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Autism spectrum disorder (ASD) is a group of brain-based disorders that affect a child's behavior, communication, and social skills. Because most children with an ASD will master early motor skills such as sitting, crawling, and walking on time, parents may not initially notice delays in social and communication skills.
ASDs are developmental disorders whose symptoms may change with maturation and intervention. While rare, some children improve so much that they no longer can be considered to have an ASD. Most of these children may have other developmental, learning, language, or behavioral diagnoses.
The sooner an ASD is identified, the sooner an intervention program can start. Each child with autism has different needs. The intervention that helps one child may not be as helpful for another. Starting an intervention program as soon as possible can improve outcomes for many children with an ASD, so children can and should be referred for diagnosis and early intervention (EI) as soon as the ASD symptoms are noted.
No two children with ASD have exactly the same symptoms. According to the National Institute of Mental Health, there are standard criteria for the diagnosis of ASD. The following are examples of how a child with an ASD may act:
Social differences in children with ASD can vary. Be aware of a child who:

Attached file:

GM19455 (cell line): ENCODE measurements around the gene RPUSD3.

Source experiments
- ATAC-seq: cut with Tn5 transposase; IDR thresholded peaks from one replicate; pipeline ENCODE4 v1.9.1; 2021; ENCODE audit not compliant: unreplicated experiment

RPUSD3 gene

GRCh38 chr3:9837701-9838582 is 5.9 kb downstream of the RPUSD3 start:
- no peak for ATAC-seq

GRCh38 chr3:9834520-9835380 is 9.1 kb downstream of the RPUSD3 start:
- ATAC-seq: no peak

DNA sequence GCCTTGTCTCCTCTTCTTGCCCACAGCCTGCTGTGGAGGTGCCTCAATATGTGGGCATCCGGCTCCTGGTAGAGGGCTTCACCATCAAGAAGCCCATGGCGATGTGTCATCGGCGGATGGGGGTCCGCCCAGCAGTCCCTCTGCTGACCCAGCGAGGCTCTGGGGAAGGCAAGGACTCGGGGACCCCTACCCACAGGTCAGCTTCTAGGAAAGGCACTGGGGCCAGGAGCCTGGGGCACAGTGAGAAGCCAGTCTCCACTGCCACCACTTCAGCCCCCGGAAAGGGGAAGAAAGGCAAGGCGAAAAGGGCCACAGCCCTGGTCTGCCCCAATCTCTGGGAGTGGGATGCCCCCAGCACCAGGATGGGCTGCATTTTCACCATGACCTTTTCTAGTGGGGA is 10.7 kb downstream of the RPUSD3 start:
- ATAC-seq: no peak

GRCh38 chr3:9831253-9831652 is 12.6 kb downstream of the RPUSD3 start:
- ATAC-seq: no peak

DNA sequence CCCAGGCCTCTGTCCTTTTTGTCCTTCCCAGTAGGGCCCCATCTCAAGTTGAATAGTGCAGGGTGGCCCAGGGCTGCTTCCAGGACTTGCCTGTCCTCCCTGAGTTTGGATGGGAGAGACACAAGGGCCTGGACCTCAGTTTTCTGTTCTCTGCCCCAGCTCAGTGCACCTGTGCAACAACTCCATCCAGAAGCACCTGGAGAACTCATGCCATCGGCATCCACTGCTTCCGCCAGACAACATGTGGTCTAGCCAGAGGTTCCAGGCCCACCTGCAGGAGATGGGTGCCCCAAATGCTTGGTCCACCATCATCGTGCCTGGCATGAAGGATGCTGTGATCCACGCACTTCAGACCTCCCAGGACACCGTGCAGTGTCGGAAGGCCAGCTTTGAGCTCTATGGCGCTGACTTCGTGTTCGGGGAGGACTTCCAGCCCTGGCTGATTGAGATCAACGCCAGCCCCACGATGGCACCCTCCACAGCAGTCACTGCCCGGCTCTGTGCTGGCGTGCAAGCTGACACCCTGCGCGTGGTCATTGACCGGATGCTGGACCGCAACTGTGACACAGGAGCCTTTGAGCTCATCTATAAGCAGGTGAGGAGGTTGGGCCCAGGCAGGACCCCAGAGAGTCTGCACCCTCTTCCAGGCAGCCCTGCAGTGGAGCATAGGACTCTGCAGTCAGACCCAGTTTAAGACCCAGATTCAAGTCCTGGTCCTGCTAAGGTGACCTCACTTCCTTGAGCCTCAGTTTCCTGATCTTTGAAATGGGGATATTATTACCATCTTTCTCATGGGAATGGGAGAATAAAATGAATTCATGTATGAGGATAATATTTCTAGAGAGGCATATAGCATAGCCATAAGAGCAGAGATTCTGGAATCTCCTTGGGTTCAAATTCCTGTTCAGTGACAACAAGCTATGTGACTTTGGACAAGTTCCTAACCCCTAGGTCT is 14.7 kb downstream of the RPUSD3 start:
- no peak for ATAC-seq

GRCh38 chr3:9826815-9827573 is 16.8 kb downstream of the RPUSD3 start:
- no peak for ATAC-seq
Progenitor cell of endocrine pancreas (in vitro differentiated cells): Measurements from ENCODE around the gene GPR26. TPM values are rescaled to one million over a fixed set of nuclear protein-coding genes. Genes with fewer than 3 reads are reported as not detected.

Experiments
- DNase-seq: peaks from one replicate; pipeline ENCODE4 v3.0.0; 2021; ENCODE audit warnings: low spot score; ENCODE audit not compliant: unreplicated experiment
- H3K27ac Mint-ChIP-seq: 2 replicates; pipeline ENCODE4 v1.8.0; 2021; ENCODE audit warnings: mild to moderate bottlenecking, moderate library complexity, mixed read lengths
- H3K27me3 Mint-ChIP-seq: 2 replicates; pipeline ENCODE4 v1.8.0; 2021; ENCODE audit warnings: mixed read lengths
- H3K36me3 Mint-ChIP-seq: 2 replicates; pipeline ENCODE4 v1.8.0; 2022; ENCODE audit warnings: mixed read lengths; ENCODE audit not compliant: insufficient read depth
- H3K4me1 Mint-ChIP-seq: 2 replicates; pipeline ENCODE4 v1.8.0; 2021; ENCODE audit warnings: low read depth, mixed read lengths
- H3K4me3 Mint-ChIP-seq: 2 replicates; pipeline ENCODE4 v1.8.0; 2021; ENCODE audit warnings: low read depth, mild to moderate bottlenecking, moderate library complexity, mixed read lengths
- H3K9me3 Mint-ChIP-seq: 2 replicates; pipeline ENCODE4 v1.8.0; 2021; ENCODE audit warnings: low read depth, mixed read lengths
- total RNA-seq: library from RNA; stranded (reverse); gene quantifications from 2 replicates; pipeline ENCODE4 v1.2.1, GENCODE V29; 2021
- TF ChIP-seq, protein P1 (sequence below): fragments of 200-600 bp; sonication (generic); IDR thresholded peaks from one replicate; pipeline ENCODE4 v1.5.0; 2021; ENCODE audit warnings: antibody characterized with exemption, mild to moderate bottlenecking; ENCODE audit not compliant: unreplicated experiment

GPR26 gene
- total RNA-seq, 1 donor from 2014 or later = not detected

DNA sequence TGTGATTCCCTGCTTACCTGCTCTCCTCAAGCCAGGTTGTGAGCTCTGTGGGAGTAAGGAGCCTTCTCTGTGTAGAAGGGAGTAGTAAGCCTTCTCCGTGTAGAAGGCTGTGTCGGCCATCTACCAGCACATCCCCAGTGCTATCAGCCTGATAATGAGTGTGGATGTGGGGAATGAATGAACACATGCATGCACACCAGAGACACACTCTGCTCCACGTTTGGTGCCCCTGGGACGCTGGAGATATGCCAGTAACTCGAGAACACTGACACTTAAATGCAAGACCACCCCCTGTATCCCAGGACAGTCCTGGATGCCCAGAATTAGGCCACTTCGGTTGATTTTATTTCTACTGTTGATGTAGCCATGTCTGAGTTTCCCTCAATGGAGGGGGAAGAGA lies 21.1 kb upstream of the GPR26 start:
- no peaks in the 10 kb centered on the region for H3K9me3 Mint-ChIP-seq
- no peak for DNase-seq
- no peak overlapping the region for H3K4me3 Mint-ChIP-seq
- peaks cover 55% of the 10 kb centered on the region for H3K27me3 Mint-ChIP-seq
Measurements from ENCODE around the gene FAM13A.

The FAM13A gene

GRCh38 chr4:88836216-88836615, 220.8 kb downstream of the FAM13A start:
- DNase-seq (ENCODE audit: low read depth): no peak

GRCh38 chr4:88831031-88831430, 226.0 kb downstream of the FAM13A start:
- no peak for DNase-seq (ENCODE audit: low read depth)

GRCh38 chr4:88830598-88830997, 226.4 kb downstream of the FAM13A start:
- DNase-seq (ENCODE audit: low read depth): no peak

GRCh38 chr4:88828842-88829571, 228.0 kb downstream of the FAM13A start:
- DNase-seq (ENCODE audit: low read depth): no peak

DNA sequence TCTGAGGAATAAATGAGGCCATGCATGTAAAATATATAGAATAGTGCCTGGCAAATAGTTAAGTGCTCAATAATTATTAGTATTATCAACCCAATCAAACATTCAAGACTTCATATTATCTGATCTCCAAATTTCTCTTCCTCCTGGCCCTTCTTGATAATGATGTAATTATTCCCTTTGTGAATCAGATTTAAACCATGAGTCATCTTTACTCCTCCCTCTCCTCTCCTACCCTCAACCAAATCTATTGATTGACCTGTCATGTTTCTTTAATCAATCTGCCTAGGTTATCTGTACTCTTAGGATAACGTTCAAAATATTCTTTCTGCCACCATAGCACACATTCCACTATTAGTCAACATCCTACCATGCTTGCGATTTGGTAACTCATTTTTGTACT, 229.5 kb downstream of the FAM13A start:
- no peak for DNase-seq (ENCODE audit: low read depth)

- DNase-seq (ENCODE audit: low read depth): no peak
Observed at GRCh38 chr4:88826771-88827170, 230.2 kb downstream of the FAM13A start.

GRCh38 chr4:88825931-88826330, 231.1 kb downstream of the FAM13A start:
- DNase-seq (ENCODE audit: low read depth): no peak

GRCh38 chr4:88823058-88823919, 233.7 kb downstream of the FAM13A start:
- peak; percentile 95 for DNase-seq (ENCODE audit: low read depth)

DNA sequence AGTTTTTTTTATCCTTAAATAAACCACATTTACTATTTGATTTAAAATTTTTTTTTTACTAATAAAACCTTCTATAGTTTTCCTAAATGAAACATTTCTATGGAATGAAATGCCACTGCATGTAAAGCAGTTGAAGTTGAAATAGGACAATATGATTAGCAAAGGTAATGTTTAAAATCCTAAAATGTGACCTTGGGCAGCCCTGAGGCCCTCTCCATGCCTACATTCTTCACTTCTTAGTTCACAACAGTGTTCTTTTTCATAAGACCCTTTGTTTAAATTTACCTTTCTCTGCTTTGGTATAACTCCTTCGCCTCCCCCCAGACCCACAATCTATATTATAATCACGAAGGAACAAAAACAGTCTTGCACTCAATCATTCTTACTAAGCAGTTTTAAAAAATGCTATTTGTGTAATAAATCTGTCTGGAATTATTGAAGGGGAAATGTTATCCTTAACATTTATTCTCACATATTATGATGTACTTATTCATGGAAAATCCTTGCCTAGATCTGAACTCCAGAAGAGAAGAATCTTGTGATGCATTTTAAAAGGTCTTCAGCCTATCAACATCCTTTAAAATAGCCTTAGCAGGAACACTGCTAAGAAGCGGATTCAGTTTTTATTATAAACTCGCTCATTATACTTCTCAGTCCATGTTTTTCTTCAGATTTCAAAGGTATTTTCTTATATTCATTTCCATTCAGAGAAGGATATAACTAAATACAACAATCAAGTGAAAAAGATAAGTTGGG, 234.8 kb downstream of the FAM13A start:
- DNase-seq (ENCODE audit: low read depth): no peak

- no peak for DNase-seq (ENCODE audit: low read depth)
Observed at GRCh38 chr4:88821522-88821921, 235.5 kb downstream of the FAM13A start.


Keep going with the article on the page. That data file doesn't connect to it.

Communication issues may indicate ASD. Be aware of a child who:
Behavioral differences often include repetitive and obsessive behaviors. Pay attention if your child:
Your family doctor or pediatrician should perform routine developmental screening tests at all well child checkups. There is no single test that can verify an ASD. Parents are usually the first to notice potential problems in a child’s development. If you believe your child is slow in developing language or social skills, talk with your pediatrician.
The Centers for Disease Control and Prevention (CDC) lists a number of tests to use in the initial screenings for an ASD. These include:
If screening tests spot problems, then your child will need comprehensive testing by specialists. When an ASD is suspected as a cause of language and social delays, the child should be referred for a full evaluation to determine if an ASD is the proper diagnosis. The evaluation may be done by a doctor or psychologist who has expertise in the diagnosis of ASD or, preferably, by a team of specialists who may include:
Testing of developmental domains may occur through the school system.
Typically, an evaluation will include:
Diagnosis of an ASD is made by applying specific diagnostic criteria using all the information collected by history, observation, and testing.
Qualified school officials can also make what is called an educational diagnosis. This type of diagnosis is used to determine your child’s specific needs and what services can be provided for him or her in a school environment. This diagnosis is not necessarily dependent on a medical diagnosis.
Written by: the Healthline Editorial Team
Medically reviewed on: Aug 28, 2014: George Krucik, MD, MBA
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